Lowered flags, bells mark 1 year since Pulse massacre

Names of 49 names read allowed at services

ORLANDO, Fla. – Orlando marked the first year since 49 people were killed and more than 50 others were wounded at Pulse nightclub Monday with love and kindness during a series of remembrance events.

“Orlando is proof that love always wins. Today you are going to hear the word love a lot, and that is our word of the day: love and kindness,” nightclub owner Barbara Poma said at a morning memorial service.

Thousands of people flocked to Pulse Sunday and Monday to pay their respects. Hundreds stood shoulder-to-shoulder earlier Monday morning outside the nightclub as the name of each victim was read aloud, starting at 2:02 a.m. That's the exact time a gunman who had pledged allegiance to the Islamic State group starting fired shots one year ago during Latin Night at the gay nightclub in the heart of downtown Orlando.

The gunman was eventually killed by police during a shootout after a three-hour standoff. 

"I realize that gathering here in this place, at this hour, is beyond difficult," Orlando Mayor Buddy Dyer told survivors, victims' families, club employees and local officials during the private service. "But I also know that the strength you've shown over the past year will carry you through today and in the future."

A larger ceremony was held outside the club at 11 a.m. and included prayers, music and tributes. 

"One year later – look at this – this is exactly the opposite of what the terrorist intended," Sen. Bill Nelson, D-Florida, said at the morning service. "The terrorist wanted to divide us; to strike fear. What it did, it united us. Not only Orlando United, but the nation."

Pulse owner Barbara Poma said Monday during a midday service outside the nightclub that she is planning to open a memorial at the site of the club, which has been closed since the massacre.

"I miss Pulse," she said.

SLIDESHOW: Emotional service remembers victims

Monday marked the anniversary of the shooting on June 12, 2016. Forty-nine people were killed and dozens more were injured inside the nightclub.

She says that people ask her what has changed in her life since the tragedy, and she says "everything."

At noon, church bells throughout the city rang 49 times.

Gov. Rick Scott ordered U.S. flags around Florida to be flown at half-staff, and a giant rainbow flag will be unveiled at the Orange County government building.

An evening gathering in the heart of downtown Orlando -- Orlando Love: Remembering Our Angels -- will honor the victims. A final, music-filled late-night service is being held back at the nightclub.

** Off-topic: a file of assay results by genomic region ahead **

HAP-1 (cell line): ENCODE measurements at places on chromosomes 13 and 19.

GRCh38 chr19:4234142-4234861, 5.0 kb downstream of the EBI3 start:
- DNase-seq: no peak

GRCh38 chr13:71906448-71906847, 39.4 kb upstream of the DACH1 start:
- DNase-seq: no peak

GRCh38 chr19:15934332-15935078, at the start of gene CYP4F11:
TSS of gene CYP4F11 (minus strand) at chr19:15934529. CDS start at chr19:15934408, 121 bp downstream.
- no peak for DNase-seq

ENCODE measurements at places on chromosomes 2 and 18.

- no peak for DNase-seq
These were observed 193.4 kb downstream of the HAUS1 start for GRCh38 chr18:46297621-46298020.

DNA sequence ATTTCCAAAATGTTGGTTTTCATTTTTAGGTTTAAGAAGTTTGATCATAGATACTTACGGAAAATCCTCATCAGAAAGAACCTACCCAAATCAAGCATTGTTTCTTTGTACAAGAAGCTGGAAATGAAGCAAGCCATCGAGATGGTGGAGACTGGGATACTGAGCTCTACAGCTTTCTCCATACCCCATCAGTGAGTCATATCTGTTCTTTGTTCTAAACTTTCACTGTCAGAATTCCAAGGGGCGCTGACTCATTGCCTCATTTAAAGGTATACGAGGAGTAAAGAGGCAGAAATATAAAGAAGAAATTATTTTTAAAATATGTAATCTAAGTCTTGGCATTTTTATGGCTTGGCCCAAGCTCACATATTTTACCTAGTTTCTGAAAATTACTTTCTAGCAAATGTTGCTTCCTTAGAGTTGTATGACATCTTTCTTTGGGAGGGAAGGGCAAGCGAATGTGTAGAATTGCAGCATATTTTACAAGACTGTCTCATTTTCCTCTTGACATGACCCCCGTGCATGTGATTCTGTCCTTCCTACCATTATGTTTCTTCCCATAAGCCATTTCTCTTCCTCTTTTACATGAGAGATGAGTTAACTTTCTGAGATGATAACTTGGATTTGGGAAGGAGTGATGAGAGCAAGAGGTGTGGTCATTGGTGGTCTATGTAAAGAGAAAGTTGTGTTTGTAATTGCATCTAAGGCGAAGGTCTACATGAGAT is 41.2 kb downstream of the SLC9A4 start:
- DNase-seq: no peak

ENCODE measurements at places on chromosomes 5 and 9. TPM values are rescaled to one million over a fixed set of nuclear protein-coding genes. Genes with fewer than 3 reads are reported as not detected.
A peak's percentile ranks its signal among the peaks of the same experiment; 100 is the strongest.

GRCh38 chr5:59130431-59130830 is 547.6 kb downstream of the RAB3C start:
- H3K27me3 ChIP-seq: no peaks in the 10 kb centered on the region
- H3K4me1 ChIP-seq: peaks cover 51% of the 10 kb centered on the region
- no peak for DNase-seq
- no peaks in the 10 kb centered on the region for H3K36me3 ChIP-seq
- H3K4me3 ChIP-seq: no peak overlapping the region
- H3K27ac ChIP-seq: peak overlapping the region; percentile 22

"My heart goes out to still to these families," Scott during a visit to the site Monday morning. "Thank God we have a resilient community. Thank God, we have the law enforcement we have and the medical personnel that took care of all these individuals."

MORE COVERAGE: Pulse One Year Later

"When you remember the tragedy that did happen, there's no way around it; there's going to be tears," state Sen. Linda Stewart, R-Orange County, said. "I think that what we gain from all of this and the remembrances is that we prove again and again that Orlando stands together."

Nicole Irizarry and her family lost a friend, Christopher Sanfeliz, in the Pulse shooting.  She said they sat in a hotel room after the shooting last year listening for names of survivors. Sanfeliz’s name was never called.

"I’ll never forget hearing the screams at the end when other families didn’t hear their loved ones' names either," Irizarry said. "It hurts really bad still, but I know that he’s at peace.  I know that he’s happy in a better place."

Monday's services culminated several days of events aimed at turning the grim anniversary into something positive. A foot race was held over the weekend, and eight gay and lesbian students were awarded $4,900 toward their college studies by a local businessman. 

Local officials declared Monday "Orlando United Day" to mark the one-year mark as a day of "love and kindness." They are encouraging residents to volunteer or perform acts of compassion.

An exhibit of artwork collected from memorial sites set up around Orlando after the massacre will be shown at the Orange County History Center. The club's owner, Barbara Poma, is developing plans to build a memorial at the Pulse site.

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